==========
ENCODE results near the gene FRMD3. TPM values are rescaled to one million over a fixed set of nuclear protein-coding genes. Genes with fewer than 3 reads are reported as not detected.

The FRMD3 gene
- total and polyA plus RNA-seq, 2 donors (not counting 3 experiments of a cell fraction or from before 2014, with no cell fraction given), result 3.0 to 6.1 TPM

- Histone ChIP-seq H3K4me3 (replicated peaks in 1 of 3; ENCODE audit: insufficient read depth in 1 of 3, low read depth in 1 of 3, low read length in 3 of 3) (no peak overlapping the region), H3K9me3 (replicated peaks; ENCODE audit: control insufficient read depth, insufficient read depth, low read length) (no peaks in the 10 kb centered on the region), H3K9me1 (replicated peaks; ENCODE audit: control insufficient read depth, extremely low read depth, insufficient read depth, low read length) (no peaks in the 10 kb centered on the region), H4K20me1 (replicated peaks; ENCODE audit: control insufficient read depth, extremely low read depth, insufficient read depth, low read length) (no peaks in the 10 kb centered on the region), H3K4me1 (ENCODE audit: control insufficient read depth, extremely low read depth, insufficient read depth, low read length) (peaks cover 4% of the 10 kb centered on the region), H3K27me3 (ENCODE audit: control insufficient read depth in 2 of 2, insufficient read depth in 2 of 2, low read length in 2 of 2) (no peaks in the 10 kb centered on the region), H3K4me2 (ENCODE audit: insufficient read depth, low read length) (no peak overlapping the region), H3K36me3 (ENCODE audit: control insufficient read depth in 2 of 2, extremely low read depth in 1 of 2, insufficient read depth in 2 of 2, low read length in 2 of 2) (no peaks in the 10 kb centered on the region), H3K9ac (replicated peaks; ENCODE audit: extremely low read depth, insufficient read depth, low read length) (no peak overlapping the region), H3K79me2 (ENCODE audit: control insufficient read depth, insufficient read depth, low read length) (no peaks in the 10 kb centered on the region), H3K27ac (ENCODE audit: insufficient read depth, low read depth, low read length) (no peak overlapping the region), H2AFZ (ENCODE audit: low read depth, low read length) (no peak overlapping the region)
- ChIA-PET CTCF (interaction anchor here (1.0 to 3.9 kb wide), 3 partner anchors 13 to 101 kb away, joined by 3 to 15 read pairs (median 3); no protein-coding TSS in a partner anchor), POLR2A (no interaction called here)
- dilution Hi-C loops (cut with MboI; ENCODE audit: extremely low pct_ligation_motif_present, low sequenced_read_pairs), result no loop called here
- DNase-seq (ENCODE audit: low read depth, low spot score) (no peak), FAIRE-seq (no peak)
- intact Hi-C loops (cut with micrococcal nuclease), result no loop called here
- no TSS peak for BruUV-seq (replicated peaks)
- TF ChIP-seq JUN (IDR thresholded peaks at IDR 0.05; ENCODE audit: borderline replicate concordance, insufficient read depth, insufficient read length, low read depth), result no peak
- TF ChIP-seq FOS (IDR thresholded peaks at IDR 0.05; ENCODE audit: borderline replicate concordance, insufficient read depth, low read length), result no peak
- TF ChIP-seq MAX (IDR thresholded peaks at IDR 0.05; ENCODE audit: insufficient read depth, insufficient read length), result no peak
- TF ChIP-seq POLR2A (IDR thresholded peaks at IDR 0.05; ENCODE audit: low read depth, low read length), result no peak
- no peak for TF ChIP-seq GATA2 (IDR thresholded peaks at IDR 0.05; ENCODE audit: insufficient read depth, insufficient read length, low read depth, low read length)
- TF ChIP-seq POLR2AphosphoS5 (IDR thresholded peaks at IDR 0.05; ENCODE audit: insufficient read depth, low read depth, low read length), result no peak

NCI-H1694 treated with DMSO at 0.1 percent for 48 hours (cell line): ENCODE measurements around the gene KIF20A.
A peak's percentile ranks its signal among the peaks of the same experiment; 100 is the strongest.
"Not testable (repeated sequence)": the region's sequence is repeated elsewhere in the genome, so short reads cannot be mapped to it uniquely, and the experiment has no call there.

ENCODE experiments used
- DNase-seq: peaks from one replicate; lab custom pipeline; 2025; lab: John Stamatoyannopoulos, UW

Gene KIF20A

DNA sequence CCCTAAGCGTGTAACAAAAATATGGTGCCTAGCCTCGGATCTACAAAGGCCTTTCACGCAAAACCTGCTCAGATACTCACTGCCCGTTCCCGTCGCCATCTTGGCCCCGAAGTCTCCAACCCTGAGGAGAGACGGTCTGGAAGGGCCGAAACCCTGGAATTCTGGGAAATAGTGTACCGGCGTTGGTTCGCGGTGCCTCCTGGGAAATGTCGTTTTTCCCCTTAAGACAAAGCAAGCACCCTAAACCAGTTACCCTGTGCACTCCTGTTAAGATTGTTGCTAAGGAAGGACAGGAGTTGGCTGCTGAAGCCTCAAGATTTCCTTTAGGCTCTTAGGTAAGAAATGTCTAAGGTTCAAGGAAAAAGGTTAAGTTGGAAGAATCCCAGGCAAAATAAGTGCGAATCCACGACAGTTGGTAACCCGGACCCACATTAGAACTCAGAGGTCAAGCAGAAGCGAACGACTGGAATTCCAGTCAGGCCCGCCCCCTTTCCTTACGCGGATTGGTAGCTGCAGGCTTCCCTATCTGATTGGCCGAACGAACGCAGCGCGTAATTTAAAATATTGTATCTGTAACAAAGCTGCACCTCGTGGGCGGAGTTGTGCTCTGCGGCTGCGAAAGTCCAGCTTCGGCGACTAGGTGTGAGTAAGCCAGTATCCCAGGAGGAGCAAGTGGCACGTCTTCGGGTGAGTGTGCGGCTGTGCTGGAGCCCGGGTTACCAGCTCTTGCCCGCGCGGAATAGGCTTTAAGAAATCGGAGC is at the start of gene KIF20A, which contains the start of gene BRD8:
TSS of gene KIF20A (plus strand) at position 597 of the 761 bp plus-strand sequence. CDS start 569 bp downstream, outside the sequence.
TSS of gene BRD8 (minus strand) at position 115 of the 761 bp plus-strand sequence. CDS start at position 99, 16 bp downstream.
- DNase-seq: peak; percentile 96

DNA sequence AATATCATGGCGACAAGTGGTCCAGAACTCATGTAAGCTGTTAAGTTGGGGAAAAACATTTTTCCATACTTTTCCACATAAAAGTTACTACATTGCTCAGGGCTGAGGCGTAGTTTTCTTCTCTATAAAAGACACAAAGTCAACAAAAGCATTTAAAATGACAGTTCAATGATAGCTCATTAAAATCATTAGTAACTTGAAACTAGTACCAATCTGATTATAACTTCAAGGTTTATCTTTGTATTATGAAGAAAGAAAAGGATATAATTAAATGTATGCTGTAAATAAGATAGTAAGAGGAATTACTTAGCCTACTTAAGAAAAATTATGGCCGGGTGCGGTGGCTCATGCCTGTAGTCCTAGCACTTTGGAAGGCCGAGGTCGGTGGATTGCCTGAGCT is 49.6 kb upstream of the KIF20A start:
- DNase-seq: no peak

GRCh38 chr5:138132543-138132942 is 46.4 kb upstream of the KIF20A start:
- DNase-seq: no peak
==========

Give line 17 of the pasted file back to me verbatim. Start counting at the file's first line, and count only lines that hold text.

A peak's percentile ranks its signal among the peaks of the same experiment; 100 is the strongest.